During the perimenopause you might have symptoms like:
- Hot flushes
- Night sweats and poor sleep
- Heart palpitations
- Joint pains
- Anxiety and low mood
- and brain fog.
These are mostly triggered by declining oestrogen levels throughout your menopause transition. Replacing oestrogen using Hormone Replacement Therapy (HRT) can help.¹ However, if you can’t take it or you’d prefer a non-hormonal approach, Cognitive Behavioural Therapy (CBT) techniques might help you better understand your emotions during this time.
What is CBT?
CBT is a type of talking therapy based on the idea that thoughts, feelings, what we do, and how our bodies feel are all connected.
There’s growing evidence to suggest that it can help those struggling with the menopause.²
Many symptoms, like hot flushes, can be more troubling depending on your underlying emotions.
For example, studies have shown that people who feel anxious, frustrated, embarrassed, and stressed tend to experience more hot flushes and night sweats - and these can be more severe.³
Change your thoughts, improve your symptoms
Negative emotions are completely understandable, as menopause symptoms can be difficult.
The good news is that if you can find ways to change your feelings, thoughts, and beliefs, this in turn may improve your symptoms.
CBT has been shown to be effective in improving emotional and physical symptoms of the menopause including stress, low mood, sleep problems, hot flushes, and night sweats.
It’s recommended in the NICE guidelines for menopause, and studies have shown that CBT can help women have a better quality of life.⁴⁵
Let’s look at some of the techniques…
Deliberately slowing your breathing can help to calm your nervous system.
Try inhaling deeply for 4 seconds and breathing out for 6 or 7 seconds. It’s more effective if you do it regularly, so keep practising!
Once you feel comfortable with this technique, you can use it when menopause symptoms arise and any time you’re stressed or anxious.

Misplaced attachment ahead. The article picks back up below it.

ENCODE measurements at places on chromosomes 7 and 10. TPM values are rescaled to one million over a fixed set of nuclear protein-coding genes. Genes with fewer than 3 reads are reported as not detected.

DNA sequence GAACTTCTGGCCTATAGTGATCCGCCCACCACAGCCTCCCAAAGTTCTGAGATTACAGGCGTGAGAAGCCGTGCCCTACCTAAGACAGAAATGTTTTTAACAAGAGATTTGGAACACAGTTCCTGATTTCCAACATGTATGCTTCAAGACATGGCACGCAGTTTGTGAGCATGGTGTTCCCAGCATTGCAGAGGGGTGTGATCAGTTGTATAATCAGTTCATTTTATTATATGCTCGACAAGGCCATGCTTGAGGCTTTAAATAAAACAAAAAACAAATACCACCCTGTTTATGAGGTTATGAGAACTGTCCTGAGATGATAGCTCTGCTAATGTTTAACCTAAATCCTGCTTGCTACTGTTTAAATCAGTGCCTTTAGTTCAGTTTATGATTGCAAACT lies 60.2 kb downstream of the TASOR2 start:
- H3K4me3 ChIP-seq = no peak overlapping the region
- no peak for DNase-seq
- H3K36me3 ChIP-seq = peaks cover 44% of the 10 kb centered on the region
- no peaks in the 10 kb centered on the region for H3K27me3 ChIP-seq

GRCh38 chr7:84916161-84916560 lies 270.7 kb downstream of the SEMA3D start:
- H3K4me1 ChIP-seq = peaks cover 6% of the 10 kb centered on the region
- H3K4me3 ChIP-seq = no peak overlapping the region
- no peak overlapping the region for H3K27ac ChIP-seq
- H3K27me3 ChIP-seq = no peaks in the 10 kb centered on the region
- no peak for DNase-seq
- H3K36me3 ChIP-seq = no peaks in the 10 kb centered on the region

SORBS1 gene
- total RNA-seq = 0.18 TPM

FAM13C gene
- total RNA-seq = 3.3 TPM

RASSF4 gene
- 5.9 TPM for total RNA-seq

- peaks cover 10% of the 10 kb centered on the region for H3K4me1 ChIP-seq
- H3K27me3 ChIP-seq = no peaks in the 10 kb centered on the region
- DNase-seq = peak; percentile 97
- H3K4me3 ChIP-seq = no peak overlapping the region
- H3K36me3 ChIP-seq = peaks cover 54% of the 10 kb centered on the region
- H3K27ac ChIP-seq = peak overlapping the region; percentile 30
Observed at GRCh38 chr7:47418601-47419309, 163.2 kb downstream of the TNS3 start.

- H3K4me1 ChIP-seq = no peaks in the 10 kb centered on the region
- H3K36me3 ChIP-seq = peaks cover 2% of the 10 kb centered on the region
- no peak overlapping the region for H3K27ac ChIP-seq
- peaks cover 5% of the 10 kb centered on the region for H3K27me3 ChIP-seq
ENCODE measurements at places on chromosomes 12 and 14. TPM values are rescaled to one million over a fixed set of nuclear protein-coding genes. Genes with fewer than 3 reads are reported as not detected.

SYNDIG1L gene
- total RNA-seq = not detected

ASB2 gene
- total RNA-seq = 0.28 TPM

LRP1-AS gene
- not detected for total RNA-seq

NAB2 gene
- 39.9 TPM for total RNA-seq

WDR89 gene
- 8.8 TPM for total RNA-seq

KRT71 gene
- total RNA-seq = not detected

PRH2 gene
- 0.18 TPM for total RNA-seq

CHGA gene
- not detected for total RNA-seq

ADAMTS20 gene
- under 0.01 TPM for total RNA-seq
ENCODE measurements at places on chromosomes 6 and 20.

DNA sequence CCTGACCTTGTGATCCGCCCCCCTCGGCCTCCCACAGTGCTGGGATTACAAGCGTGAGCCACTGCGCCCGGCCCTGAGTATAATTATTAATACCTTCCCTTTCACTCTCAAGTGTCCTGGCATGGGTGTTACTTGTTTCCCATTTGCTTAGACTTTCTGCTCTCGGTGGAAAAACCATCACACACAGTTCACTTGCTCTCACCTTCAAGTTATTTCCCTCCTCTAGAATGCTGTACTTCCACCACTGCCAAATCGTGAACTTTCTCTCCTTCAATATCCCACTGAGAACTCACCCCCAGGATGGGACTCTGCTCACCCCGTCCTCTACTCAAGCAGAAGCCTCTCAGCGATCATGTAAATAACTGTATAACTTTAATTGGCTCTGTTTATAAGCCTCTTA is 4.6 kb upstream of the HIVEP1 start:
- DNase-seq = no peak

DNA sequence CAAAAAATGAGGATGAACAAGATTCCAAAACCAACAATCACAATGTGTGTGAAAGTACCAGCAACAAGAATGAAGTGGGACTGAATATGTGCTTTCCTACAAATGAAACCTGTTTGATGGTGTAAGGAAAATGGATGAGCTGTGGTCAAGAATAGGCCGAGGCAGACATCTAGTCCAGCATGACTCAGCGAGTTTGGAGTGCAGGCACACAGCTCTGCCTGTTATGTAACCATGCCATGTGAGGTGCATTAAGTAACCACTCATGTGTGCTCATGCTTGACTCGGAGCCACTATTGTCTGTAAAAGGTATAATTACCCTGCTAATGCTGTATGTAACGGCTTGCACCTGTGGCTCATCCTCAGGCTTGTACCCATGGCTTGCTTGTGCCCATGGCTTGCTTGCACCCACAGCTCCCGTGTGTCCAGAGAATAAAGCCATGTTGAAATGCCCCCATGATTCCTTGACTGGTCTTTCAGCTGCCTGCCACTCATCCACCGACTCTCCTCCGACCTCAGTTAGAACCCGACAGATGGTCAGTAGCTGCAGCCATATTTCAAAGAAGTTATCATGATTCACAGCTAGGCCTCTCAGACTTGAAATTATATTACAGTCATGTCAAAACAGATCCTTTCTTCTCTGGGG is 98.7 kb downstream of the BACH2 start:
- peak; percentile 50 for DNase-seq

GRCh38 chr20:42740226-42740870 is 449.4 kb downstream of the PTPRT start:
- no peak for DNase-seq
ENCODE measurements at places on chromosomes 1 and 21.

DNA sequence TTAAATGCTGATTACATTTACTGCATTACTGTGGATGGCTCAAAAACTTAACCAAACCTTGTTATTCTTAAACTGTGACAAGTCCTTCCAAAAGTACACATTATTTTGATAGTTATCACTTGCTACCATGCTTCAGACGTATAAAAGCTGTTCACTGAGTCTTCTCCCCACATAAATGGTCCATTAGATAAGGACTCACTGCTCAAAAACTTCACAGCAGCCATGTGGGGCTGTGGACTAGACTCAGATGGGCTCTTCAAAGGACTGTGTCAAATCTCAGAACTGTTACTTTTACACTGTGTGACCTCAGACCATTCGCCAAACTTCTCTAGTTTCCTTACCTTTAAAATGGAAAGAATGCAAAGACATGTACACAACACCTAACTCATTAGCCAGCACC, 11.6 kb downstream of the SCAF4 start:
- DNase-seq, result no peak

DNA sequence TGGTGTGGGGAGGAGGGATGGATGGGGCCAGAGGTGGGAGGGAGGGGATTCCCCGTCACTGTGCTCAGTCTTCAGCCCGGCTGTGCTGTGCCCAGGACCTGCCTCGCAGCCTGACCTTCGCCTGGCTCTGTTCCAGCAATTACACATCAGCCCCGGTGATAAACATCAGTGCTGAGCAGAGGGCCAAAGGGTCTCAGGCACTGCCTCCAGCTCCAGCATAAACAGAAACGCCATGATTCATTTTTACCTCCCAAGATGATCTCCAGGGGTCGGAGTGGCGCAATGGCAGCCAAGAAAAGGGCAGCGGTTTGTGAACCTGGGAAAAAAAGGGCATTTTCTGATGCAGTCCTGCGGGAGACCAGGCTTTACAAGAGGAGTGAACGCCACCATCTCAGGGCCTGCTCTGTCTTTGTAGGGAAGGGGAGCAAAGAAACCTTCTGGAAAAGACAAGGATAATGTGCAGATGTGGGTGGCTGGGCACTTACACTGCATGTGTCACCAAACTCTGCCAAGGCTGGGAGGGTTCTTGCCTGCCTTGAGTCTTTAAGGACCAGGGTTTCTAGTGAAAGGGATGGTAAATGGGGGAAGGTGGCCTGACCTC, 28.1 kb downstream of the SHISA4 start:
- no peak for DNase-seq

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Technique 2: Take the power out of your thoughts
Negative thoughts can set off a chain of events that make symptoms worse.
For example, if you begin to experience symptoms of a hot flush, you may think something like: “Oh no, I’m going to turn red and sweaty - it’s going to be so embarrassing.”
Feeling like this is understandable, but this thought can have its own impact on your body by setting off its “stress response”.
This often involves an increase in heart rate, breathing rate, a dry mouth, palpitations, or a sense of doom. Combine these with the original hot flush symptoms and you’re well on your way to feeling even more distressed and uncomfortable.
Luckily, there’s a technique which helps you to distance yourself from unhelpful thoughts before they cause a problem…
“Thought defusion” is a strategy from Acceptance and Commitment Therapy that helps to reduce the negative impact of thoughts.
The first step is to notice the thought or feeling you are experiencing. Name it, either in your head or out loud.
Using the hot flush example, you could say: “I’m having the thought that everyone will notice me going red.”
Then to distance yourself even further from the thought, try adding, “I notice that I’m having the thought that everyone will notice me going red.”
It might seem unfamiliar at first, but it can be surprisingly effective at reducing the power of your thoughts.
Technique 3: Make a night-time plan
Waking up at night is common during the menopause. It can relate to anxiety, night sweats, or urinary symptoms, and sometimes there’s no obvious reason.
Night waking can become a vicious cycle. You might become anxious and frustrated about not being able to sleep, which in turn makes drifting off again even harder! Having a clear step-by-step plan of how to approach night-time awakenings can take the pressure off:
- If you don’t think you’ll get back to sleep quickly, try cooling your body down. This may involve getting out of bed; perhaps putting bare feet on a cold bathroom floor.
Try to combine this with a breathing exercise (as above) to maximise the calming benefits.
- If you have night sweats, you may need a change of clothes. Try getting them ready before bedtime.
- When you return to bed, be aware of negative thoughts which may get in the way of sleep (try the thought defusion technique above).
- Then, perhaps do some breathing or relaxation exercises while waiting to feel sleepy again.
The goal is to develop an automatic routine that will make night-time awakenings easier to manage: cool down, breathe, notice thoughts, breathe.
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The final say
Many CBT techniques can be learned and practiced using the self-help strategies above, but perseverance is key! The more you practise, the easier it becomes.
However, if you continue to struggle with menopause symptoms, please do speak to your doctor so you can explore additional options for treatment and support.
The advice in this article is for information only and should not replace medical care. Please check with your GP or healthcare professional before trying any supplements, treatments or remedies. Food supplements must not be used as a substitute for a varied and balanced diet and a healthy lifestyle.
Last updated: 7 September 2022